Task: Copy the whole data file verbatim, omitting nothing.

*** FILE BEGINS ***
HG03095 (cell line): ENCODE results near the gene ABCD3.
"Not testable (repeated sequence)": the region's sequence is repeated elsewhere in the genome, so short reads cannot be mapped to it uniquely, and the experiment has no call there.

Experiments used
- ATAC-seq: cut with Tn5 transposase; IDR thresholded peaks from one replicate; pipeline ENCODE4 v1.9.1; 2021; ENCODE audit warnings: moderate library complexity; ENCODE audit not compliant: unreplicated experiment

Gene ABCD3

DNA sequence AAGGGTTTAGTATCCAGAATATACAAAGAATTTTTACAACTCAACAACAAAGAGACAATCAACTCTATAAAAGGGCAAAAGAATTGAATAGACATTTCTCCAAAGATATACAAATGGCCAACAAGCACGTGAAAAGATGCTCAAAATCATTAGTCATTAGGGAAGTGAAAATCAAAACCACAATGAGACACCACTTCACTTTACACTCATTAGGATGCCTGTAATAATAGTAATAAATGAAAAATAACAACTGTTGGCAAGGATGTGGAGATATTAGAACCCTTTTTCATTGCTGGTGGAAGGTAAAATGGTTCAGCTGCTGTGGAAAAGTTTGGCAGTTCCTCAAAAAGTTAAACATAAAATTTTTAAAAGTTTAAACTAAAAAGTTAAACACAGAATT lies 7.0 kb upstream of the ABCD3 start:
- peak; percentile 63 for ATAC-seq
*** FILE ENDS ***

HG03095 (cell line): ENCODE results near the gene ABCD3.
"Not testable (repeated sequence)": the region's sequence is repeated elsewhere in the genome, so short reads cannot be mapped to it uniquely, and the experiment has no call there.

Experiments used
- ATAC-seq: cut with Tn5 transposase; IDR thresholded peaks from one replicate; pipeline ENCODE4 v1.9.1; 2021; ENCODE audit warnings: moderate library complexity; ENCODE audit not compliant: unreplicated experiment

Gene ABCD3

DNA sequence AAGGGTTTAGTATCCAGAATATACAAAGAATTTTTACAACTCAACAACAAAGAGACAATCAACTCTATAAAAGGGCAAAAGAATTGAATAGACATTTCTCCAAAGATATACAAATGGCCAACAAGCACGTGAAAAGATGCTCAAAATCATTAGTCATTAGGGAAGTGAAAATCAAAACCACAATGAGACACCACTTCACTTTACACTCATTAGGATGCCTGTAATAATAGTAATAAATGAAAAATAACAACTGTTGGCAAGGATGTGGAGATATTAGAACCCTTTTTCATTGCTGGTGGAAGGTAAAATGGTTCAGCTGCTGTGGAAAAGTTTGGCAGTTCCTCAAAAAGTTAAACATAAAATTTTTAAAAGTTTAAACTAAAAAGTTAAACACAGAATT lies 7.0 kb upstream of the ABCD3 start:
- peak; percentile 63 for ATAC-seq